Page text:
The Soviets might still have avoided censure had their counter-strategy been carried out with greater flexibility. The Soviets stonewalled, lied, distorted, and fabricated statements by visiting Western psychiatrists, and refused to permit contacts between foreign psychiatric bodies and Soviet doctors who were not considered totally reliable members of the official apparatus. This latter step proved particularly damaging, since it destroyed the fall-back argument of those opposed to sanctions. That argument was that punishing Soviet psychiatry would make contacts between Western psychiatrists and their ordinary (i.e., non-political) Soviet colleagues impossible.

The authors stress that those in favor of sanctions were not motivated by anti-Soviet sentiments; they would have been pleased to drop the whole matter if progress had been made toward the end of psychiatric abuse. And, in fact, some progress on this score was made. There does appear to have been a decrease in the political use of psychiatry during the 1980's, a time when the anti-dissident offensive was at its most ferocious. Presumably the worldwide outcry against psychiatric abuse played a role here. Moreover, the fact that psychiatric terror has not been widely employed by other Communist countries suggests a certain sensitivity to world opinion. On the other hand, Soviet citizens who publicly protested the political use of psychiatry were either forced into exile or sentenced to long periods of confinement. The most significant figure in the internal struggle against psychiatric terror, Dr. Anatoly Koryagin, in 1981 was given a twelve-year sentence, one of the harshest punishments meted out to a dissident in the post-Stalin era.

In urging the West to treat the Soviet psychiatric establishment as pariahs, Dr. Koryagin observed that foreign contact conveys the message that these men “are accepted internationally, not as violators of medical ethics and norms but as colleagues and equal partners.” Reading these words, and pondering Dr. Koryagin's fate, heightens one's dismay at a report that one of his tormentors has been rehabilitated by the international medical profession. In attendance at a recent symposium in Washington, D.C. on the “medical implications of nuclear war” was Dr. Marat Vartanian, director of the All-Union Scientific Center for Mental Health, and described by Bloch and Reddaway as having had “a distinctive role for over a decade as chief apologist for Soviet psychiatry to the world medical community.” A paper co-authored by Vartanian on the psychological after-effects of nuclear war was cited approvingly at the gathering. It would thus appear that Dr. Vartanian has earned a promotion. Having for years defended one of the most inhumane practices of an inhumane system, he has now been given the assignment of advancing the cause of peace, Soviet-style.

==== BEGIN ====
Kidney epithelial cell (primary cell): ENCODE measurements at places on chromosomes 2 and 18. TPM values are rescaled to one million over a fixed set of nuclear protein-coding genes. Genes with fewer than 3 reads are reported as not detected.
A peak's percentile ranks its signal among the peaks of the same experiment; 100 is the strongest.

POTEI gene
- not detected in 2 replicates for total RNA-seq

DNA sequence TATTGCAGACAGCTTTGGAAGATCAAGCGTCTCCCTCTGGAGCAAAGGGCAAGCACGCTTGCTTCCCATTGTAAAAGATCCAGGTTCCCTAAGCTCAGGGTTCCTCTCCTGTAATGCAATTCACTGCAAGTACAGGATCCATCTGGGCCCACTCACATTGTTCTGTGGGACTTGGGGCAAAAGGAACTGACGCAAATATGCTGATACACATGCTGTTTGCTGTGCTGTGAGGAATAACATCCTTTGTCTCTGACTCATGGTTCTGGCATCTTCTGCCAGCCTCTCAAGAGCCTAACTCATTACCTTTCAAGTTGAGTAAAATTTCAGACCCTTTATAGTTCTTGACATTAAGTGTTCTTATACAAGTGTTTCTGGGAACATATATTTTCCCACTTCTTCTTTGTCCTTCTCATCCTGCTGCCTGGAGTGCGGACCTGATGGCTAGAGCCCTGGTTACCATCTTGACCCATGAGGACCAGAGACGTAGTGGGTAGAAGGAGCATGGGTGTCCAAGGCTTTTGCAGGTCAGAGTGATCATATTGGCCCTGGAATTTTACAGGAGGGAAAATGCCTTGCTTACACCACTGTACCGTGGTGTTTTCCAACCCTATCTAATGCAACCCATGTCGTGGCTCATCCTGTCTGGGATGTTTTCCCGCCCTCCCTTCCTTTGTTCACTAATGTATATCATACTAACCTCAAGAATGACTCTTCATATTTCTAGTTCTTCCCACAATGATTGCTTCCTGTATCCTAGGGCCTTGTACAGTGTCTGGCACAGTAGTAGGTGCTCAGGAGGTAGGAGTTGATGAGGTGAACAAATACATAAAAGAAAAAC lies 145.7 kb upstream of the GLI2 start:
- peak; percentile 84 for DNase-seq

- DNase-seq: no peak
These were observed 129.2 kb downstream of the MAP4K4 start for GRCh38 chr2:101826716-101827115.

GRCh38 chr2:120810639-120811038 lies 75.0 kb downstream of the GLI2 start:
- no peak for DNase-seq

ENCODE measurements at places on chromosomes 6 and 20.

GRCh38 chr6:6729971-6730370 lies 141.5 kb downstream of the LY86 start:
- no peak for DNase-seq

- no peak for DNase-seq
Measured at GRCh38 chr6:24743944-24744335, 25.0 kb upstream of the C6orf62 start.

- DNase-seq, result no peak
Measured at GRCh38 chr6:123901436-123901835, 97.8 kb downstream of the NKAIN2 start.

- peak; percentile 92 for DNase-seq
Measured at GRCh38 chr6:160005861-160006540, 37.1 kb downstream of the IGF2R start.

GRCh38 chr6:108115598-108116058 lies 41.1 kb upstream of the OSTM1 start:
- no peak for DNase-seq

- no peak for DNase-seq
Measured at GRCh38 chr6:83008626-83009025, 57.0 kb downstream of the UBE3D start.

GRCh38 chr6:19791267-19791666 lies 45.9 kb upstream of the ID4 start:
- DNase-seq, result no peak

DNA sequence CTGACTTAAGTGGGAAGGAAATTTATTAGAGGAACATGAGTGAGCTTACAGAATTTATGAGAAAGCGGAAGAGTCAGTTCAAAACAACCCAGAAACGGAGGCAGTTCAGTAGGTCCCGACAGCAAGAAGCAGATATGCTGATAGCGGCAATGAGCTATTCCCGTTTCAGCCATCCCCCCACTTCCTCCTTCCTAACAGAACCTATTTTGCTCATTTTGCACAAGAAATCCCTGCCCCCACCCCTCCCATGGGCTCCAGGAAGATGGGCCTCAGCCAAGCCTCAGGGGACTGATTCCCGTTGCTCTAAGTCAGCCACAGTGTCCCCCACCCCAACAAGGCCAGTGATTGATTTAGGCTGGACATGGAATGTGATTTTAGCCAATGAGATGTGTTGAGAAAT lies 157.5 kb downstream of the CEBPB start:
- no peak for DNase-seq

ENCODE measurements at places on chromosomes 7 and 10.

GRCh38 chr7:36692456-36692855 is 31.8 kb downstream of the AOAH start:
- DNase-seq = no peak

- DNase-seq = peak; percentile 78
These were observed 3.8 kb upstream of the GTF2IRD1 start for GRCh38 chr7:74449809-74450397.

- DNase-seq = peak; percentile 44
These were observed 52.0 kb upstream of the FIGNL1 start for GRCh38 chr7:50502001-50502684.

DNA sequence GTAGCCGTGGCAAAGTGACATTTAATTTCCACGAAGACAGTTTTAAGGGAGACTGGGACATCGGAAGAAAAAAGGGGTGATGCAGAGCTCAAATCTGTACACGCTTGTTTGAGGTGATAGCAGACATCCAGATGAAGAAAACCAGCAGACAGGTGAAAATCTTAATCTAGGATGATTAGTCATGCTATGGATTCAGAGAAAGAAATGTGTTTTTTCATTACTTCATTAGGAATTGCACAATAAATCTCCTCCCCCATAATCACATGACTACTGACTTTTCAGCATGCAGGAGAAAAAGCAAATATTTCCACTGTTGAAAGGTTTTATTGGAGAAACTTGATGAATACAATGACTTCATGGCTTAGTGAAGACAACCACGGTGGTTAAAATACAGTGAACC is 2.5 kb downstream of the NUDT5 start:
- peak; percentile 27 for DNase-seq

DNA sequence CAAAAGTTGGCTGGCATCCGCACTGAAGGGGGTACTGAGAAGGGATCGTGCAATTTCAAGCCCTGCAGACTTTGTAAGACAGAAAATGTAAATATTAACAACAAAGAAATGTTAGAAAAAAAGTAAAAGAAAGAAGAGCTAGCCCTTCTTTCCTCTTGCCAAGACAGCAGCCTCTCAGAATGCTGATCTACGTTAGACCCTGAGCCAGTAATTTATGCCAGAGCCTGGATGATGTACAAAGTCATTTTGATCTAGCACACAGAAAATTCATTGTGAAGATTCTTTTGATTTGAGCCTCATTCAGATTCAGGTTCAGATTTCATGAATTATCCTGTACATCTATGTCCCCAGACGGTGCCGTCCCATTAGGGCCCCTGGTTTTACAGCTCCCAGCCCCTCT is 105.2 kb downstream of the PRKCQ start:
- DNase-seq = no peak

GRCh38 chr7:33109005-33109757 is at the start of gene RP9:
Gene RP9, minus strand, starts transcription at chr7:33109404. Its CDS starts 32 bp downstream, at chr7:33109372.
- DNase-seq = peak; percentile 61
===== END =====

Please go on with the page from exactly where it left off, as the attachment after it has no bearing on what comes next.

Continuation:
About the Author

Arch Puddington is director of research at Freedom House and the author, most recently, of Lane Kirkland: Champion of American Labor.